Meredith Carr’s brand-new studio at Junctionview is opening up bigger opportunities for her. Until she moved into the artist complex two weeks ago, Carr didn’t have access to a space conducive to creating large artwork like she had while in Ohio University’s MFA program.
“I just want to make some big, messy stuff now that I’ve been doing these precious smaller pieces that are the wall-size of the small bedroom I was working out of,” said Carr, who finished at OU in 2010. “I’ll probably do some more three-dimensional, interactive installation work.”
To welcome Carr and its other new artists, Junctionview is holding an open house featuring the tenants who have been around for about six weeks or less. The one-night event will showcase fine art by children’s book illustrator Christine Miller, images by Stefanie Parkinson and the trio of photographers behind Time Tank Labs, mixed media creations by Briden Schueren and adorable animal illustrations by Jen Wrubleski, along with Carr’s work.
Visitors to Carr’s studio will notice that she uses many different media. She paints with watercolor, acrylics and gouache, creates collage effects with images from magazines using a process called gel transfer and has even sculpted using Herend porcelain available only in Hungary.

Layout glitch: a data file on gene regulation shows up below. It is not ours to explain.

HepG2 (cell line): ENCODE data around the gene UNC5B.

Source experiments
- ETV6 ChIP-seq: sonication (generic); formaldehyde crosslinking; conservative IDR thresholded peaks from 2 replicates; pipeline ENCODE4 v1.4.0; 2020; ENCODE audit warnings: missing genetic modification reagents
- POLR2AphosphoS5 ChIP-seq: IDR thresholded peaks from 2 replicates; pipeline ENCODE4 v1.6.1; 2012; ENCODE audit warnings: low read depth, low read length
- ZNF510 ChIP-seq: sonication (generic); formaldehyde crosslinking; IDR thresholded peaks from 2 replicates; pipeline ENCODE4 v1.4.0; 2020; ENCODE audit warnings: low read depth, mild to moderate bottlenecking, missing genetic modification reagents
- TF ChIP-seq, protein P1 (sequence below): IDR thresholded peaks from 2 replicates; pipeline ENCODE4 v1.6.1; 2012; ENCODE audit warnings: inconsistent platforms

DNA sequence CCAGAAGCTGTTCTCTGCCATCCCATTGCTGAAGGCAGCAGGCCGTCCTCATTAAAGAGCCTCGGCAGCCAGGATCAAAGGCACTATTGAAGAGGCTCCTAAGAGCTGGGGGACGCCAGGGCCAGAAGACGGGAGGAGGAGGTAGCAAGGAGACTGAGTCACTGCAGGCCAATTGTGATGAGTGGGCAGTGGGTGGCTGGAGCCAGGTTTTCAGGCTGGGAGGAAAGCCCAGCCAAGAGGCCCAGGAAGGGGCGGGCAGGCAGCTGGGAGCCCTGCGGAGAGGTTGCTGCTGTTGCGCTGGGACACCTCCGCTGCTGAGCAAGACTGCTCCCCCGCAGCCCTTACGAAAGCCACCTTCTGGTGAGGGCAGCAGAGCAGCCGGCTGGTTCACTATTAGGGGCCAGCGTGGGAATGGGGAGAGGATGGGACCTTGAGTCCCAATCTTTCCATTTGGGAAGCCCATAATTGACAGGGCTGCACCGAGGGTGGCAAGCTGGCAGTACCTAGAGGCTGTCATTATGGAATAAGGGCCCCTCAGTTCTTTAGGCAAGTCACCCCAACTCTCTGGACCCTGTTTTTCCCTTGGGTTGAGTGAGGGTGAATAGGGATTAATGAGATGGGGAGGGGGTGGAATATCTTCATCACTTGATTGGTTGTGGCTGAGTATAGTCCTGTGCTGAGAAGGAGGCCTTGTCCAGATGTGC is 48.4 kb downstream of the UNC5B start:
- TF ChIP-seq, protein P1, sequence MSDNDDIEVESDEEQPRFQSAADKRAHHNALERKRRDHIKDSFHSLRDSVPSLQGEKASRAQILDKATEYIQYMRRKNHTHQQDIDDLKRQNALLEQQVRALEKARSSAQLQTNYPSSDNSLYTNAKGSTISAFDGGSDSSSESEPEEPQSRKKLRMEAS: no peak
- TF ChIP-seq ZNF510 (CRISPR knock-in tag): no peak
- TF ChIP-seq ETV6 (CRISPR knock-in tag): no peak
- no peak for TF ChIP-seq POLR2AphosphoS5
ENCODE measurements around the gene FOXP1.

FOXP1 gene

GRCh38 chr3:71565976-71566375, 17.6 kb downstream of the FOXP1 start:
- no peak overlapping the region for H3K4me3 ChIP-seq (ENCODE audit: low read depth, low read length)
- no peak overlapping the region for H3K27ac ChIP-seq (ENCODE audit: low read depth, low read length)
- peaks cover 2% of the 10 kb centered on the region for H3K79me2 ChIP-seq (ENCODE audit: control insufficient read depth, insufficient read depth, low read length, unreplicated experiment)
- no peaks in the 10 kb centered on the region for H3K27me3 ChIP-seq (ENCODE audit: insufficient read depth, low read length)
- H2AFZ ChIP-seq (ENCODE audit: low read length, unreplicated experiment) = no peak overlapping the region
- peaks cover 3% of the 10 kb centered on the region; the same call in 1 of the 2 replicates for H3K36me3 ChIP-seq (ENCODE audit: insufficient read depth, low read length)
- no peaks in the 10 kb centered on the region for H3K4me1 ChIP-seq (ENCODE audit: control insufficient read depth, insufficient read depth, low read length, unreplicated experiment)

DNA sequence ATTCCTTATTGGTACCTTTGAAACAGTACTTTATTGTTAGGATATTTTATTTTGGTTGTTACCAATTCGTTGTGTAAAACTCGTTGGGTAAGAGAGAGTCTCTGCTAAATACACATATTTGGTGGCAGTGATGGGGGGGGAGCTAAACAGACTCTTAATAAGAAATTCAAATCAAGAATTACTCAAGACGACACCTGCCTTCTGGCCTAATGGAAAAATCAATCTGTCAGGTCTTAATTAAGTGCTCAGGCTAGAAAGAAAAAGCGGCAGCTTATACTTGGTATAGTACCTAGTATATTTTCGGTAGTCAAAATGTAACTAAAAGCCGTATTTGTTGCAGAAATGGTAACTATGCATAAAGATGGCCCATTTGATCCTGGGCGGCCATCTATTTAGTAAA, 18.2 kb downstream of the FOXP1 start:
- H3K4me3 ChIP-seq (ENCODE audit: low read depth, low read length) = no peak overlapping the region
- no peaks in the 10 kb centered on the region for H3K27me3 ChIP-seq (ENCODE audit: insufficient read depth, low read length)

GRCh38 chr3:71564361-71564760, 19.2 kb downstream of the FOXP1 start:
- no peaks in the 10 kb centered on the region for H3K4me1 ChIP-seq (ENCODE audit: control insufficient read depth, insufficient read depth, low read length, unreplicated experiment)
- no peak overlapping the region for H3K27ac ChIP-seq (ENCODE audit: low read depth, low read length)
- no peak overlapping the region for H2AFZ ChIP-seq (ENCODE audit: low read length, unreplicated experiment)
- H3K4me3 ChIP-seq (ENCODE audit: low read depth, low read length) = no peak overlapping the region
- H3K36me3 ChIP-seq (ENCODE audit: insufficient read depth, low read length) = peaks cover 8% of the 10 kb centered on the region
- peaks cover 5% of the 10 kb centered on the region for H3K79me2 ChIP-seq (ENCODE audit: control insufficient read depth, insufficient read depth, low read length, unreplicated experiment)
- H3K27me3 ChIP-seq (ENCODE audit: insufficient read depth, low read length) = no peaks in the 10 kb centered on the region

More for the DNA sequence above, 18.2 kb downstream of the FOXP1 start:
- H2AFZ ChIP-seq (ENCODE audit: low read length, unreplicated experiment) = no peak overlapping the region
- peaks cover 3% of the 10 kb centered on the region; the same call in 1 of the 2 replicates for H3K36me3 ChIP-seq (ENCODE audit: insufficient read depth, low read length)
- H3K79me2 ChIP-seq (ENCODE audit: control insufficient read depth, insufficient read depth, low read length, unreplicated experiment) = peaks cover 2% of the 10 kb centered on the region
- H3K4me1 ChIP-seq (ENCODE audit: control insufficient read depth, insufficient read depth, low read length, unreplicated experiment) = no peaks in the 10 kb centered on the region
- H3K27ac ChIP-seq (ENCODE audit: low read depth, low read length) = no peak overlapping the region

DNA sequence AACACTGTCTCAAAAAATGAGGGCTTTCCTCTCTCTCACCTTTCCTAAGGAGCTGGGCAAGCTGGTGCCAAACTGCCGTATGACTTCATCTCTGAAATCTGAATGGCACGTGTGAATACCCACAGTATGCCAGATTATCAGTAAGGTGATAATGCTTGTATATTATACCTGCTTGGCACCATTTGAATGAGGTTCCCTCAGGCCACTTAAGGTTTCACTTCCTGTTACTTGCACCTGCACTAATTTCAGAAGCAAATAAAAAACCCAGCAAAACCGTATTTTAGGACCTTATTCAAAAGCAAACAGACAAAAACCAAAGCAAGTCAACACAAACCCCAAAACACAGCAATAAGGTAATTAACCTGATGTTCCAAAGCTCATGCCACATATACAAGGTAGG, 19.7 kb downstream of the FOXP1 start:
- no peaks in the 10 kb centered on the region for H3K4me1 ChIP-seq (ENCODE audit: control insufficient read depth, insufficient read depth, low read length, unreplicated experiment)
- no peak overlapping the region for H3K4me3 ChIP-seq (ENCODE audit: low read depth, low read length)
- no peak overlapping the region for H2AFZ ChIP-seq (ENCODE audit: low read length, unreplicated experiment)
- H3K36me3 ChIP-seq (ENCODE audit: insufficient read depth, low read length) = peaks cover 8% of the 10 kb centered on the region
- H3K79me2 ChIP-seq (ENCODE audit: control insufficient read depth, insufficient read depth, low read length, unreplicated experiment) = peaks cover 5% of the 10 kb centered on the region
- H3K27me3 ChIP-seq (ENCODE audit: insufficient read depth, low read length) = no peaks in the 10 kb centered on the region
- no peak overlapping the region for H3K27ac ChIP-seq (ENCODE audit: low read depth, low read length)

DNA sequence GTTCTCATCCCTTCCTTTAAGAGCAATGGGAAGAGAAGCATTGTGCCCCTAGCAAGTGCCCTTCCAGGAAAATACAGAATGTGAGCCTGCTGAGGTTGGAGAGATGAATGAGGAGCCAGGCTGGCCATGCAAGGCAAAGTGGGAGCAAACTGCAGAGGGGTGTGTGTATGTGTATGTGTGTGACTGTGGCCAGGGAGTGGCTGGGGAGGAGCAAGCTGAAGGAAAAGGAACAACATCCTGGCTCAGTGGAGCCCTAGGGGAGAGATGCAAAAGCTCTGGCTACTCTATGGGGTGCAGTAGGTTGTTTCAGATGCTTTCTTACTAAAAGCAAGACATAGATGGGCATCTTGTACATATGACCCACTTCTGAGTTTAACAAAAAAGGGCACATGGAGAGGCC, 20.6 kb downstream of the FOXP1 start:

Those who stop by her studio will see many attractive women in her work. Currently on the walls are pieces from her “Vogue:March 2010, The Power Issue” series, which Carr was inspired to create after flipping through the magazine — she found that it equated the idea of power with sexuality — and noticing reoccurring themes in the advertisements.
Some ads featured women in animal-like poses, so Carr has ladies prowling around on a cardboard canvas partially printed with animal spots. Other ads showed products covering naked women’s private parts; Carr created an angelic nude subject concealed by purses.
“I’m interested in general in the dissemination of images and how they’re distributed to the public, who their audience is, how those images affect our society and individuals,” she explained.
Neon colors cover many of her canvases. “I have a lot of interest in color in general and color relationships,” she said, “but with some of them the bright colors are representing that toxicity in advertising.”
To represent the trend of not showing women’s heads, she layered different images of decapitated bodies in one orange, yellow and purple piece called “Cropped.”
“It’s just such a weird concept to me that they would cut off the heads of all of these models,” she said.